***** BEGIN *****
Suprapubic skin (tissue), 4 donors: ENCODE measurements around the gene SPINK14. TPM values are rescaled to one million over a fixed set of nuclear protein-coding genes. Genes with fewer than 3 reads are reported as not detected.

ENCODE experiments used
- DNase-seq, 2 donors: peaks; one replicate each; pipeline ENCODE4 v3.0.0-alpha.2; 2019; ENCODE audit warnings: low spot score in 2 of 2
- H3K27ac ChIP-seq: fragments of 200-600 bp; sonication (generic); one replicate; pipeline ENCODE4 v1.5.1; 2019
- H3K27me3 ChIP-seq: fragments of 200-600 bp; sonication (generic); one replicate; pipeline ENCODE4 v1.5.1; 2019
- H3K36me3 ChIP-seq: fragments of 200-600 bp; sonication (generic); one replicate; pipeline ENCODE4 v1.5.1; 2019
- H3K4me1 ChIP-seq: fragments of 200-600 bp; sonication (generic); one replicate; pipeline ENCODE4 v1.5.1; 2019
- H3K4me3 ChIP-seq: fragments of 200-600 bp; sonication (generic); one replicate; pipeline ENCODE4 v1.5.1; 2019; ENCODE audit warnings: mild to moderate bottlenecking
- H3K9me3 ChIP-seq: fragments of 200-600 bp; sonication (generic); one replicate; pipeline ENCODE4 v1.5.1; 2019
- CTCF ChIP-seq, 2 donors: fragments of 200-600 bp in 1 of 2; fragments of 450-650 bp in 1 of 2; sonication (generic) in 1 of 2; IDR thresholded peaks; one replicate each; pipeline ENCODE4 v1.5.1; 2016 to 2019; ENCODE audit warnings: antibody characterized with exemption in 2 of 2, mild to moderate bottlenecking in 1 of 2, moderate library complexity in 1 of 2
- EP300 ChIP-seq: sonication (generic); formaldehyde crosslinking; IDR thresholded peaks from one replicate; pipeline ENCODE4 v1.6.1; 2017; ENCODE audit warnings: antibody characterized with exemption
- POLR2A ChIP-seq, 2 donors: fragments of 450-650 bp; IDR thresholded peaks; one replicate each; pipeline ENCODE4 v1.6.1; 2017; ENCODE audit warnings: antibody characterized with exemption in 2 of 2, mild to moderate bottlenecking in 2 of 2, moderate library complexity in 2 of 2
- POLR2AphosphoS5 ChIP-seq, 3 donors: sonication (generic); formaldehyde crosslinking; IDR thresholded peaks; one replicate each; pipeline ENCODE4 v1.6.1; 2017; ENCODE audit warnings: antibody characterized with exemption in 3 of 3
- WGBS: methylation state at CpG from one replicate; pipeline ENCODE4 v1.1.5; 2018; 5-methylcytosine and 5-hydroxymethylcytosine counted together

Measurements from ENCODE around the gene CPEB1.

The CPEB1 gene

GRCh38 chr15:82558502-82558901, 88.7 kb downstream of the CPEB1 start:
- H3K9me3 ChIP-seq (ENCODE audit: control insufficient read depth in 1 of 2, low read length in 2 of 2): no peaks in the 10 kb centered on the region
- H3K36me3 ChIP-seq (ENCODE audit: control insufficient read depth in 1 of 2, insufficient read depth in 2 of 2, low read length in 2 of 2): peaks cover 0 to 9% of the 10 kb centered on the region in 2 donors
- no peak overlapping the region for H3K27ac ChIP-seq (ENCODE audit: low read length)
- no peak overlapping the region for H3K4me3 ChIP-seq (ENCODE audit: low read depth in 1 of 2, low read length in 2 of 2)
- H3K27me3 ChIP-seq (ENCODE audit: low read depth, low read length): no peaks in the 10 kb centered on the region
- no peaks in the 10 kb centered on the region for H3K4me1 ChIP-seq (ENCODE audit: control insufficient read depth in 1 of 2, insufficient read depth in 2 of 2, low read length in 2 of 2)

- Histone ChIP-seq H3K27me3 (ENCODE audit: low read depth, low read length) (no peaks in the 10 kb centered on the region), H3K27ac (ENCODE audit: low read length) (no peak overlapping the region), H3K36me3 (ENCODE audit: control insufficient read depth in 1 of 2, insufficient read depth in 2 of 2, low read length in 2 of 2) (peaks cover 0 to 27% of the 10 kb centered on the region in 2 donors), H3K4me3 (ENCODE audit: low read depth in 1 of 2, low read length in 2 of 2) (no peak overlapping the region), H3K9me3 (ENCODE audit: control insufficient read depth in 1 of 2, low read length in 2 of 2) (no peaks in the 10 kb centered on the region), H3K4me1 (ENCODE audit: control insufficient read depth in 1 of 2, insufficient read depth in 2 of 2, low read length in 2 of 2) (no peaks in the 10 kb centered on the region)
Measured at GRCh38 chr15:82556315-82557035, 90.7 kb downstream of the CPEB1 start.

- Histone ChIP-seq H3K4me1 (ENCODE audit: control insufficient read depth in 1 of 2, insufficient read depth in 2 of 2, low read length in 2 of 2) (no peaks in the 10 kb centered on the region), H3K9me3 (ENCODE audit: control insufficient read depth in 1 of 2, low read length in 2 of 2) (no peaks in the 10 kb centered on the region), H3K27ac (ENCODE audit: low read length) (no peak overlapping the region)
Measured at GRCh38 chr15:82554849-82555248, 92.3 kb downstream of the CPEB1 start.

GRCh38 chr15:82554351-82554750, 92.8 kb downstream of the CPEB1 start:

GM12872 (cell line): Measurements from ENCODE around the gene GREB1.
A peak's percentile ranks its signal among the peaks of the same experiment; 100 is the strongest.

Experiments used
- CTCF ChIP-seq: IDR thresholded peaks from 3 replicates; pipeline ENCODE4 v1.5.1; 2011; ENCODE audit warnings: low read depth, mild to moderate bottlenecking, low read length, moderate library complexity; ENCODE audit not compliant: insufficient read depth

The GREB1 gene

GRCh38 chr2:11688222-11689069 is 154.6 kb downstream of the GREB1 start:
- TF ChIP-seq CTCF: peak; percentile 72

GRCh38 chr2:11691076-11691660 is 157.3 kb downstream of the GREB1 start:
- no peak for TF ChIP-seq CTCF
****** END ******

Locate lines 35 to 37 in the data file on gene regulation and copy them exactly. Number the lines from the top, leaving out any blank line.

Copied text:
- TF ChIP-seq CTCF: peak; percentile 72

GRCh38 chr2:11691076-11691660 is 157.3 kb downstream of the GREB1 start:
- no peak for TF ChIP-seq CTCF